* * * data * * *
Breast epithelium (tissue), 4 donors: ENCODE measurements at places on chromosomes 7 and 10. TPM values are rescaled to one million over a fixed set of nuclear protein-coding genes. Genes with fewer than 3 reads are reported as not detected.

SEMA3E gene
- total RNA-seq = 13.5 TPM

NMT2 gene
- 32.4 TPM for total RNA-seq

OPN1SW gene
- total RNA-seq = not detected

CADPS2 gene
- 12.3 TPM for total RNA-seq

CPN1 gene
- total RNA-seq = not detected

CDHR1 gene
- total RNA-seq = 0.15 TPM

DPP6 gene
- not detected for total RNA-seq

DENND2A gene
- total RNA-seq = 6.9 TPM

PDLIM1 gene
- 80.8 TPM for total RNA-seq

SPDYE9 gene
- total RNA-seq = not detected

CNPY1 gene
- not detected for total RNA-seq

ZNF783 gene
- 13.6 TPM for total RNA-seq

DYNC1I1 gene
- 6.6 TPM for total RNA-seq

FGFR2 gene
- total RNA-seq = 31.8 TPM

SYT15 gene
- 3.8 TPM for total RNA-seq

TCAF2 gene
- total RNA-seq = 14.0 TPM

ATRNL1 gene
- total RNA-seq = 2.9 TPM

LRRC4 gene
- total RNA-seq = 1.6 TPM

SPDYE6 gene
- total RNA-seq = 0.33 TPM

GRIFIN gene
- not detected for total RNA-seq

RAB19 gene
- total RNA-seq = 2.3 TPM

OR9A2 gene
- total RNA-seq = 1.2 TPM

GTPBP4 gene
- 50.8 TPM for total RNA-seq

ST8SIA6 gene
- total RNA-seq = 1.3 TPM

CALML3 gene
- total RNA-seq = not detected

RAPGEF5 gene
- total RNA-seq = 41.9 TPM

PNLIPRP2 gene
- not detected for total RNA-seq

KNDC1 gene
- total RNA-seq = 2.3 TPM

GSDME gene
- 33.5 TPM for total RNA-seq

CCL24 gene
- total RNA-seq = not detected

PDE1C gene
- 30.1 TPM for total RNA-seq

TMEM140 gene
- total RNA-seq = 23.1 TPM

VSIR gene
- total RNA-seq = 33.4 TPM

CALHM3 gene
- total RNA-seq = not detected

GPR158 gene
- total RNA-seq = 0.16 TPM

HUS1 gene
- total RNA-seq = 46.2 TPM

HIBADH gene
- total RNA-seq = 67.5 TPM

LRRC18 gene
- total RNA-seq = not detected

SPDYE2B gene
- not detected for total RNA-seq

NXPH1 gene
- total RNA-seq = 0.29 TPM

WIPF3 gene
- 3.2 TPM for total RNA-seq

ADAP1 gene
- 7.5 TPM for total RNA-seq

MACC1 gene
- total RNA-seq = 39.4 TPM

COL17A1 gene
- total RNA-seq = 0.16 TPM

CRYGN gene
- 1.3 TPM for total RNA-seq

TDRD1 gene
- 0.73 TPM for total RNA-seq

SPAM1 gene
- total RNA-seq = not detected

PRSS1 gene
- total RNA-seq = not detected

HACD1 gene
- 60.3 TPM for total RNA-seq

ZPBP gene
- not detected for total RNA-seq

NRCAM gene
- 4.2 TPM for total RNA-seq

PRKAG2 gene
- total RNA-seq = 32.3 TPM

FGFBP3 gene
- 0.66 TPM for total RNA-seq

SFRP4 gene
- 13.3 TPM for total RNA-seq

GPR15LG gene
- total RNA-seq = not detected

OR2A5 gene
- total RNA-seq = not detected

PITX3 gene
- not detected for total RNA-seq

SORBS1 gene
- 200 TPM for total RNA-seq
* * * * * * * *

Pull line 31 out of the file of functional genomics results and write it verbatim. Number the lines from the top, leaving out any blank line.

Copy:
- 3.8 TPM for total RNA-seq